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Obituaries

Jerry Hulse, 77; Times Travel Editor

January 26, 2002|CHRISTOPHER REYNOLDS | TIMES STAFF WRITER

Jerry Hulse, the gentleman traveler who introduced millions of Californians to the wider world through his weekly articles as editor of the Los Angeles Times Travel section from 1960 through 1991, died Friday morning of complications after surgery. He was 77.

Hulse died at Providence St. Joseph Medical Center in Burbank. He underwent double hernia surgery several days ago, family members said.

In the course of a career that took him around the world more times than he could count, on conveyances from cruise ships to the Concorde, Hulse won honors from admirers ranging from the proprietors of Gray Line bus tours to French President Francois Mitterrand. And in the process, travel industry veterans said, Hulse played a crucial role in the shaping of American thinking about travel.

"The power he had, in other hands, could have been a dreadful thing," said James Murphy, chairman of Chatsworth-based Brendan Tours.

FOR THE RECORD
Los Angeles Times Tuesday January 29, 2002 Home Edition Main News Part A Page 2 A2 Desk 2 inches; 51 words Type of Material: Correction
Jerry Hulse obituary--The obituary of former Los Angeles Times travel editor Jerry Hulse in Saturday's California section misstated the year that wide-bodies jets entered commercial service. The Air Transport Assn. reports that the first jets (Boeing 707s) went into commercial service in 1958, followed by the first wide-bodied jets (Boeing 747s) in 1970.

"He started at a time when Americans were beginning to use their passports for the first time," Murphy said. "He could get to the everyman, and motivate them to travel. And people took his word as absolute gospel. When we started operating in Ireland in 1973, Jerry put a little piece in the [Sunday] paper. We took over 3,000 telephone calls on that Monday. All from just a sentence or two."

His peers remembered him as a fastidious researcher, a chronic worrier, a great lover of the tropics and a writer who suffered quietly in the creation of prose that seemed graceful and carefree.

Hulse was "a romantic writer, but he was absolutely honest," said Ed Hogan, who as a pioneer in Hawaiian travel and founder and chairman of the Westlake Village travel firm Pleasant Holidays dealt with Hulse over four decades.

"And, like Michener, like Mark Twain, he was a great wordsmith, like Jim Murray getting you excited about a sport. [Hulse] had that ability to put you in the ring, so to speak."

In 1970, a Columbia Journalism Review article reported that Hulse was "widely considered to be the best travel writer in the country." In 1987, he received the French government's highest award, the Legion of Honor, for his contributions to the outside world's understanding of France.

Hulse's most widely admired piece of writing, however, took him not to an exotic foreign land but to Fort Wayne, Ind. In the early 1970s, Hulse set off on a search for the birth parents of his gravely ill wife, Jody, who had been adopted. The Hulses, looking for medical history information that doctors said would be crucial to Jody's treatment, succeeded, and his wife's life was prolonged. Hulse told the story in "Jody," a 1976 book that was published in 15 countries and made into a TV movie. She died in 1995.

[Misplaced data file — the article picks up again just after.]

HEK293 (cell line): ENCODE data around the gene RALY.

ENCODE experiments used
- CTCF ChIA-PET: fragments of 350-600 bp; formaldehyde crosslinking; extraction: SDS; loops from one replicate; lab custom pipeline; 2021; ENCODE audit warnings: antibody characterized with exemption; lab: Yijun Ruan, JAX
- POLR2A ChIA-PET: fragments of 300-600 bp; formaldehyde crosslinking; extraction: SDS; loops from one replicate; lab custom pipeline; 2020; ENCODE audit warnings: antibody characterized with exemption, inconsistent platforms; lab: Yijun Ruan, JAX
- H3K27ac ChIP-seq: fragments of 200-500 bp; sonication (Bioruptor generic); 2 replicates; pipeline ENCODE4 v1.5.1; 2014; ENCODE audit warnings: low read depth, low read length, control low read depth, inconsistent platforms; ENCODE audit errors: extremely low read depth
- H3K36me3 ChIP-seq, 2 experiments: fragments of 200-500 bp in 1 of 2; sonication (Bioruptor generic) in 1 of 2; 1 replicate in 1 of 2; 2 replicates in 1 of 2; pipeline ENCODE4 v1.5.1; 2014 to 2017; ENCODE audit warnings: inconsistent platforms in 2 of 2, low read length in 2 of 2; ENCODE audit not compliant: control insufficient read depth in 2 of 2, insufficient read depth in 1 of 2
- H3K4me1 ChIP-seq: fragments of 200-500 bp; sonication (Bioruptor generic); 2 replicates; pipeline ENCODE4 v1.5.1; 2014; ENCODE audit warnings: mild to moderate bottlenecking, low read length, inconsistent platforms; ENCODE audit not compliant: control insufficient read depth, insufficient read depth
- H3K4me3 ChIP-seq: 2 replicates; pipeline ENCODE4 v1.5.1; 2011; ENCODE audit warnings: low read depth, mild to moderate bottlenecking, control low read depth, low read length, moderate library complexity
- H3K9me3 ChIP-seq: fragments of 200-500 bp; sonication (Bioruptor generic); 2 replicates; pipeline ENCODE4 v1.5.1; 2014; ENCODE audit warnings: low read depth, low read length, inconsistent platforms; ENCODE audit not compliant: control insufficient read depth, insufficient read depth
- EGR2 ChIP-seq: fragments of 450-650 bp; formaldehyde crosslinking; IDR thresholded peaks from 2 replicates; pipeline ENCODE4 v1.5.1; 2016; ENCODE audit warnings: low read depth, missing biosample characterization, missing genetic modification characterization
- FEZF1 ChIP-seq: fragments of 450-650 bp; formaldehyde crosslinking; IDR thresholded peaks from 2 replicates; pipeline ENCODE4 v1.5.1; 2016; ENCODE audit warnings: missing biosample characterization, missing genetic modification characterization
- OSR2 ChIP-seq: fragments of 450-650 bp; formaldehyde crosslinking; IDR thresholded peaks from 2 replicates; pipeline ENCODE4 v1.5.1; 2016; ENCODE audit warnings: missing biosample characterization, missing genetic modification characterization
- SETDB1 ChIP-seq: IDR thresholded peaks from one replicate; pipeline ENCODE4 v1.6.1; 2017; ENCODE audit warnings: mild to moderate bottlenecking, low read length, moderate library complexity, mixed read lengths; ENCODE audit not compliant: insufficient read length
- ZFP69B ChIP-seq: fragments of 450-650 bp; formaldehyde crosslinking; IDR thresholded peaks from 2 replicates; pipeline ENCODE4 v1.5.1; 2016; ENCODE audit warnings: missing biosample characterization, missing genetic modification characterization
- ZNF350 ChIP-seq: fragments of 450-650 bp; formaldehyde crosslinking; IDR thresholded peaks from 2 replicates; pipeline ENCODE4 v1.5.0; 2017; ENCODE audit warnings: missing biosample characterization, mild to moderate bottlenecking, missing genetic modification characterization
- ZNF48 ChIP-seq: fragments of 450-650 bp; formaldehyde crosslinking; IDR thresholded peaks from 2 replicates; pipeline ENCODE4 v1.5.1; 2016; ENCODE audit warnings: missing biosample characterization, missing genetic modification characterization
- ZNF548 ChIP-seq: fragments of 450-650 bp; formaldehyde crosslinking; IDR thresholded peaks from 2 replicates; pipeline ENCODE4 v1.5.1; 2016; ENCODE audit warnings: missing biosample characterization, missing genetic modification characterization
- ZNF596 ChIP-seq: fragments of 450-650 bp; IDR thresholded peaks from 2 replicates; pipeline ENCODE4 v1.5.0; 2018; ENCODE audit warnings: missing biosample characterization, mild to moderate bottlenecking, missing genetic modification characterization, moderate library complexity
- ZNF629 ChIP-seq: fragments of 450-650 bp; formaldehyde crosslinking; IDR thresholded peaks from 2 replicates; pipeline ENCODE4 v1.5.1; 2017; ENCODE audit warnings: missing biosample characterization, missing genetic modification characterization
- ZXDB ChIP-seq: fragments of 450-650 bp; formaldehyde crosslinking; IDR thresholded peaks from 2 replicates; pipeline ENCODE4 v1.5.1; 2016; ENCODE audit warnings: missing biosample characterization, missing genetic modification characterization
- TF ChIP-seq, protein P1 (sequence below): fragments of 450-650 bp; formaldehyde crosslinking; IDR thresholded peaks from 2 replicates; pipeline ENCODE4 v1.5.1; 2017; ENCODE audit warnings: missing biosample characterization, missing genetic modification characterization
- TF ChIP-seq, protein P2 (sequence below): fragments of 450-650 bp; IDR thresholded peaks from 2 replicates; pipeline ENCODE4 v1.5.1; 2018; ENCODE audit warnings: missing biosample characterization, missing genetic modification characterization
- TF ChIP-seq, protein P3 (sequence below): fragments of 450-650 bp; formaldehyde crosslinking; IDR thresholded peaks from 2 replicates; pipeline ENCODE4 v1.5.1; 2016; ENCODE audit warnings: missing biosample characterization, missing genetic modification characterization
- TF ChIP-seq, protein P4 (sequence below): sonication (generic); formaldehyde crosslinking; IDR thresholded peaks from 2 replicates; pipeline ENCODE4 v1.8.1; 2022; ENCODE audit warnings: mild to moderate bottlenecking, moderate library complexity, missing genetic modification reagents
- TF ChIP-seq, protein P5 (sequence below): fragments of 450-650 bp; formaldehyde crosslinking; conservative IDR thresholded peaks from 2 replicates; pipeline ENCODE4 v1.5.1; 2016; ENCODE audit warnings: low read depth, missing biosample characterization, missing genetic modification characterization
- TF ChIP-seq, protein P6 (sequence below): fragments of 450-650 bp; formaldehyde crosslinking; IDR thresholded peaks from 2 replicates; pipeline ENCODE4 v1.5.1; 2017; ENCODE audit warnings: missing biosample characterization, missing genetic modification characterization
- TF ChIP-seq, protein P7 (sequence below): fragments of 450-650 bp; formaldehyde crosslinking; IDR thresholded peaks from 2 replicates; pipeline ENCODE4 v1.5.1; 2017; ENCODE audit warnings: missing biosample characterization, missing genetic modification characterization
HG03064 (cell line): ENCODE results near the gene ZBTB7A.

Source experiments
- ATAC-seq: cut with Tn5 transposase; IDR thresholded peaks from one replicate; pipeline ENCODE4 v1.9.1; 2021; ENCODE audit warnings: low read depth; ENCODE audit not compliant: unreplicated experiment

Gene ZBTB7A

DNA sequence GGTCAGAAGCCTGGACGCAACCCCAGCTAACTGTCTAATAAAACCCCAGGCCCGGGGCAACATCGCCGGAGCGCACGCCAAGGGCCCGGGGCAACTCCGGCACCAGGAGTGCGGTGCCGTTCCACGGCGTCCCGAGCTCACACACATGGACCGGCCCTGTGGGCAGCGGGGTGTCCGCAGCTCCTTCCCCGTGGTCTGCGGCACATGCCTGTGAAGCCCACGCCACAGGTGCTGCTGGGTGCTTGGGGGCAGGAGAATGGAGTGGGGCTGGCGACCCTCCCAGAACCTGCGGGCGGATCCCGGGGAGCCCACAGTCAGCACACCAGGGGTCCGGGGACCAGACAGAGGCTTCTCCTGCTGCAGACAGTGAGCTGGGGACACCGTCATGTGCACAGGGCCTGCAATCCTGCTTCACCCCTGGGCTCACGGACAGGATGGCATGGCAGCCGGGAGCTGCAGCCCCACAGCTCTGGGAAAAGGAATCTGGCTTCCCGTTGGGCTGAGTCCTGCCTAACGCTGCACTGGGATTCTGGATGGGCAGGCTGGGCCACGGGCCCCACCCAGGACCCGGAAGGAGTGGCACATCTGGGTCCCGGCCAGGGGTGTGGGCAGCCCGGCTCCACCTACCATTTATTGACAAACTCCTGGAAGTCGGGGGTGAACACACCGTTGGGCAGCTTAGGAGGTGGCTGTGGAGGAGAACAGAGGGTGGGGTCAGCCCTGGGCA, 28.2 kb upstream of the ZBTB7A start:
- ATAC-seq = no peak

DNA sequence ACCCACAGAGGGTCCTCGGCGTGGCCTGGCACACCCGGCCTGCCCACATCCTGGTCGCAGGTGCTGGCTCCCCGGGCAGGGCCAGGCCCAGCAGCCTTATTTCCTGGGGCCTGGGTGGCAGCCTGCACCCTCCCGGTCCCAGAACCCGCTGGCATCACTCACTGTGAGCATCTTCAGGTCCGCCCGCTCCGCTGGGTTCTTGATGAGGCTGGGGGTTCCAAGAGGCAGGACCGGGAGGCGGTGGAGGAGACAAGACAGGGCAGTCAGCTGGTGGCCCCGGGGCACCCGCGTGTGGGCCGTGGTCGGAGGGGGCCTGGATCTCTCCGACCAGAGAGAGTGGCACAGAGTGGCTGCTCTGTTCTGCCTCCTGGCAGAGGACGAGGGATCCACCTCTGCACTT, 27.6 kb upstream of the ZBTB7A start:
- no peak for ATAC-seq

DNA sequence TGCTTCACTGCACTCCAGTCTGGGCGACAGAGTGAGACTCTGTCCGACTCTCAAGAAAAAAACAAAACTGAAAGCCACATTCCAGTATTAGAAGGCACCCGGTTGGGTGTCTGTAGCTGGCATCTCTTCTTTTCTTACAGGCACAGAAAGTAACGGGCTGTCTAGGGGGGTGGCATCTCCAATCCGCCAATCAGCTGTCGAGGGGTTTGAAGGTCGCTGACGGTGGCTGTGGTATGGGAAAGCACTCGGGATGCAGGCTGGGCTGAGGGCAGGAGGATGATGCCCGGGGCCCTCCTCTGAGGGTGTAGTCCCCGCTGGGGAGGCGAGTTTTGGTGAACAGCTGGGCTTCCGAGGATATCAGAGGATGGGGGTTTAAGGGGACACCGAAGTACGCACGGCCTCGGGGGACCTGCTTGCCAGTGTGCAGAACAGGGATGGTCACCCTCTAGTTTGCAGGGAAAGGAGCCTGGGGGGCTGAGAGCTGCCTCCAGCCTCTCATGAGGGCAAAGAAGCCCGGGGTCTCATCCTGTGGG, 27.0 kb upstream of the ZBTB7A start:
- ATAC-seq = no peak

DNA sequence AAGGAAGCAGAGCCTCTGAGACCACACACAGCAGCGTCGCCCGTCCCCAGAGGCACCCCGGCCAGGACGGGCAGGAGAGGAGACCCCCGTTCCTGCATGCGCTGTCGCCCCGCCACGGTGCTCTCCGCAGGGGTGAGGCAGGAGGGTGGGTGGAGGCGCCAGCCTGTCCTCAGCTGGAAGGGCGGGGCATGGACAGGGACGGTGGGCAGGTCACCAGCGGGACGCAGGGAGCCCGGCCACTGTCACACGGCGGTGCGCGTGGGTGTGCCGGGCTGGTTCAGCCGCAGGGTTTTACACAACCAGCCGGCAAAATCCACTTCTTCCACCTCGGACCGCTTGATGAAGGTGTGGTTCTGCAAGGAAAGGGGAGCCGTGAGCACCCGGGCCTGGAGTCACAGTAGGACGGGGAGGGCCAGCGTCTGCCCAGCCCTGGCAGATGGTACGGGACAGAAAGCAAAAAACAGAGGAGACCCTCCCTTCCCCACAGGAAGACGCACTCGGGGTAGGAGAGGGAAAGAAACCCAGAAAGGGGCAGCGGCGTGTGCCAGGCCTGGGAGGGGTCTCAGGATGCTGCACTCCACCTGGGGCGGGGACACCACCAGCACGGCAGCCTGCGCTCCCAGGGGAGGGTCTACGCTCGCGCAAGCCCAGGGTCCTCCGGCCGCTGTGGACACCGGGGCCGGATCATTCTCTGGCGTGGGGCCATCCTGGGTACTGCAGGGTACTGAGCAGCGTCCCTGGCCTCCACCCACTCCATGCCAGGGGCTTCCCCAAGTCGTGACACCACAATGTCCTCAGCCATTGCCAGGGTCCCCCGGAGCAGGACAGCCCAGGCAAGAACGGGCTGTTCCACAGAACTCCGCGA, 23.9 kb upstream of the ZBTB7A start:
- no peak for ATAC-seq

The son of a butcher, Hulse was born in Grand Junction, Colo., and moved with his family to Los Angeles when he was 3. He attended North Hollywood High School.

After Navy service during World War II, he studied at Los Angeles City College, worked for the now-defunct Valley Times, then joined the Los Angeles Times as a general-assignment reporter in 1952.

His early assignments included the 1955 opening of Disneyland, and in 1960, when top editors sought an editor and columnist to lead a new Sunday travel section, Hulse landed the job.

It was an auspicious time to start. The airline industry had only recently introduced the wide-bodied jets that made transatlantic flights affordable for millions of middle-class travelers, and Hawaii had just received statehood the year before.

When Hulse took over, the nations of Western Europe together received 861,000 American visitors a year, and Hawaii drew 296,517 visitors annually. By the time he retired, more than 7 million Americans were visiting Europe yearly, roughly one in seven of them from California, and more than 6 million were visiting Hawaii, roughly one in five of them from California.

Georgia Hesse, who served as San Francisco Examiner-Chronicle travel editor from 1963 to 1982, remembered meeting Hulse on her first trip as a travel writer, at a conference in Indonesia in 1963.

"He was already very famous, and I was so afraid, because I was in my 20s and meeting all these people," Hesse said. "And he was the first to come over and say hello. He was just the soul of politeness and cordiality. He would open doors, and pull out your chair, and stand up when you came to the table, which among newspaper people is not necessarily the usual practice."

On later business trips, Hesse recalled, "He would lie on the beach for an hour in the tropics, and just get absolutely black. And we would take pictures of him and send them back to The Times and say that he wasn't working, he was just lying on the beach. But I think they knew how good he was. They didn't take it seriously."

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